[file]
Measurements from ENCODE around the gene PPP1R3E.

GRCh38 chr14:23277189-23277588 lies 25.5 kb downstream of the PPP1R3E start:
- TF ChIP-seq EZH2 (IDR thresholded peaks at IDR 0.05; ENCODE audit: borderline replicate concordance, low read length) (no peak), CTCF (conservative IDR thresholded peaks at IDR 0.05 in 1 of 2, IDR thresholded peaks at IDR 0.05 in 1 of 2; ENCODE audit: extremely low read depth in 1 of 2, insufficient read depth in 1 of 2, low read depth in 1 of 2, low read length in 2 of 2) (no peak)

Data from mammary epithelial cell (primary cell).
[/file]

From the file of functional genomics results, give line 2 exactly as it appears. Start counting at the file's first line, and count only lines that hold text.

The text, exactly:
GRCh38 chr14:23277189-23277588 lies 25.5 kb downstream of the PPP1R3E start: